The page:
Author Douglas Porch is a professor at the Naval Postgraduate School; his other books relate to Mediterranean and North African military history. The French Foreign Legion
is an excellently researched and encyclopedically thorough volume on the Légion étrangerè
Porch mixes chapters on Legion history with chapters on Legion philosophy; both were interesting. The original idea behind the Legion was as sort of a loaner army to Spain during the Carlist Wars; it transitioned to a useful tool during the French colonial expansion. France had to keep a large conscript army at home, and while the public would put up with conscription in defense of la patrie
, they were not enthusiastic about sending their boys off to fight in (for example) Dahomey. Plus, similar public opinion limited conscript service to two years, while a Legion contract went for five, leading to more military professionalism. The Legion was, of course, technically a mercenary force, but nobody joined for the money; a Legionnaire’s pay was considerably less than an equivalent rank in the French army and Porch quotes an account of a Legionnaire having to save for two months before he could afford a postage stamp to send a letter. Porch hypothesizes about what the actual attraction might be; the Legion myth was certainly important, as was the tradition of anonymity. In this context Porch makes an interesting observation: the other great “foreign legion” of the 19th century was the United States Army; you could disappear into the USA, go West, fight Indians, and come back with a new identity; you could disappear into the LE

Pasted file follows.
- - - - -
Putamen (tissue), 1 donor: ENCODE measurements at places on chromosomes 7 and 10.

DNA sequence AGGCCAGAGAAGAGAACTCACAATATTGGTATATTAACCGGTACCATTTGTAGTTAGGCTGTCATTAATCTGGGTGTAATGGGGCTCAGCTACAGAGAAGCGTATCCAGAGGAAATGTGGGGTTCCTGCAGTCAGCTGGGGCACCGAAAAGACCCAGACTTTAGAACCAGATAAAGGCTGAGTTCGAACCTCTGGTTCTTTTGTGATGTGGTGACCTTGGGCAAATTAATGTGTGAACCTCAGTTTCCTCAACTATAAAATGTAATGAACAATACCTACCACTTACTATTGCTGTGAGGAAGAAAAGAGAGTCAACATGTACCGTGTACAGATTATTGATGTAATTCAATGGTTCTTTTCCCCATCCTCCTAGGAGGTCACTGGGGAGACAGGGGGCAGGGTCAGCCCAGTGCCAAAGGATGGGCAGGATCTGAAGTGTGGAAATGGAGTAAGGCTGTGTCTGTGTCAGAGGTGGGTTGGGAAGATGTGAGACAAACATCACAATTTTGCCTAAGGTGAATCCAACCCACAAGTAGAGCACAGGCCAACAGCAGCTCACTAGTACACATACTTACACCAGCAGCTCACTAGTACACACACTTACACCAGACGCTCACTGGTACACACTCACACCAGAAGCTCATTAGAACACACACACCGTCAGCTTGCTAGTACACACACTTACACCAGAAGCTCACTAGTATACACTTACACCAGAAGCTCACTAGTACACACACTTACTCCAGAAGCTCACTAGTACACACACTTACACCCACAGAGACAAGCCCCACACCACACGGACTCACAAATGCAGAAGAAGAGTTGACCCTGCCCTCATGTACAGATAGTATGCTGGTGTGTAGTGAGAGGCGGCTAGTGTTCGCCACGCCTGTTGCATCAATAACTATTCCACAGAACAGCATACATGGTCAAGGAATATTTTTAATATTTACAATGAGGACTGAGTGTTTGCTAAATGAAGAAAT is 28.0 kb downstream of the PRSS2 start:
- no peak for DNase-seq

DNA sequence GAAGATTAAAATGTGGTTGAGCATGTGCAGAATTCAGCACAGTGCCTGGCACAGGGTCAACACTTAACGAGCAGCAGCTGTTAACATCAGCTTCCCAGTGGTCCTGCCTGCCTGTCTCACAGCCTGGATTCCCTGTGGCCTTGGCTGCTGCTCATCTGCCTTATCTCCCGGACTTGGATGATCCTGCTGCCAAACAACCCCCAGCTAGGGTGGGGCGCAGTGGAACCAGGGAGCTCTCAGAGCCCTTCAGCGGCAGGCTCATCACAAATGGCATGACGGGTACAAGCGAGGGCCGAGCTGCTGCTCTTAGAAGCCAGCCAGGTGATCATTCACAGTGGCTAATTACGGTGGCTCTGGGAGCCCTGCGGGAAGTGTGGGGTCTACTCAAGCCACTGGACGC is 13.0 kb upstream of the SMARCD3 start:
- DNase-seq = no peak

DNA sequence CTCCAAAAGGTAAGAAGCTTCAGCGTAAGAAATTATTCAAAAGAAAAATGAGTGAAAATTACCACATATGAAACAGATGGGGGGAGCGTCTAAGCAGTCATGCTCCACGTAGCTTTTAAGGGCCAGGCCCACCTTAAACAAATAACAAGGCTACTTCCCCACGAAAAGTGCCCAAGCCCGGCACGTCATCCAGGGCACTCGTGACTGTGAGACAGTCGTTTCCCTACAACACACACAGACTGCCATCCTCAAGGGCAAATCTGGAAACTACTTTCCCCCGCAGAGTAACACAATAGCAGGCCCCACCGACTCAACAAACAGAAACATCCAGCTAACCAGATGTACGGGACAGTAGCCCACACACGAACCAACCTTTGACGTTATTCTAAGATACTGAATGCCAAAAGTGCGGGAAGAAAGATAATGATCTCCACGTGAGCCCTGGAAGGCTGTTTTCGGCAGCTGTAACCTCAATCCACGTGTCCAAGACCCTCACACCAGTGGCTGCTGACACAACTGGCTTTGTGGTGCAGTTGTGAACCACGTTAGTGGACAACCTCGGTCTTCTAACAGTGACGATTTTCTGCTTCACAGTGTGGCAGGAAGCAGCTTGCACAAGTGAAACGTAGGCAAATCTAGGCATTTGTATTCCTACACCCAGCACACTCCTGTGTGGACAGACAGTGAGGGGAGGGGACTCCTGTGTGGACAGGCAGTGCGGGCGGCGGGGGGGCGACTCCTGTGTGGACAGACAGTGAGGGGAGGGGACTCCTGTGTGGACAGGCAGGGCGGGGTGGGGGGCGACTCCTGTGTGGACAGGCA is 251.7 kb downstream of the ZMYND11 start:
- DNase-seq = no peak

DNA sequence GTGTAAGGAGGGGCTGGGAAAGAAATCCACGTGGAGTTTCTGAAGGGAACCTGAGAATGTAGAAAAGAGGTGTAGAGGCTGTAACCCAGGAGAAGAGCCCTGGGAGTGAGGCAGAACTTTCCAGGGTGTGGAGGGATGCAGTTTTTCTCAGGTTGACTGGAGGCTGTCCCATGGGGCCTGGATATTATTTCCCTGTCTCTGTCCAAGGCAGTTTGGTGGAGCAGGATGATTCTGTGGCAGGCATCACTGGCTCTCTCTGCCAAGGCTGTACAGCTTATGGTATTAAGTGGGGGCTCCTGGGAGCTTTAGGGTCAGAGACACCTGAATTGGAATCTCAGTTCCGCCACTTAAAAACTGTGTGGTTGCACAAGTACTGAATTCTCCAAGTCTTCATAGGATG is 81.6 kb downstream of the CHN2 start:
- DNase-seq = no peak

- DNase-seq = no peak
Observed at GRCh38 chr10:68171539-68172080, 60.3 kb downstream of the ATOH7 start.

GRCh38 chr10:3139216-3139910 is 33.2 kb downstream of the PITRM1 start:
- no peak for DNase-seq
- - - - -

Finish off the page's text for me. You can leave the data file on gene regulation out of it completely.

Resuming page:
, go south, fight Arabs, and come back with a new identity.
Porch also notes that much of the Legion mythos was, in fact, mythical. Anonymity did hold fairly well, except for two disgraces: the Vichy government handed over German legionnaires in 1940 and Russian ones in 1945. The myth that the Legion never surrendered was shattered by Dien Bien Phu; the myth that the Legion never abandoned a comrade was never true – in fact it was fairly routine to leave behind a legionnaire behind when he couldn’t march anymore, after taking his rifle so the enemy wouldn’t get it (if the enemy in question was particularly unpleasant, and they usually were, his officer would use the rifle on him first). Many of the Legion’s “traditions” were created in the 1930s – the slow march step, the white kepi, and the bearded pioneers. Some of the myths were created by Hollywood; the Legion (like the rest of the French army) had official brothels, but it’s astronomically unlikely that a legionnaire would find Marlene Dietrich in one and even more unlikely that she would follow him into the desert in high heels. Even Captain Danjou’s wooden hand is a little suspect, since it was found some time after and some distance from Camerone.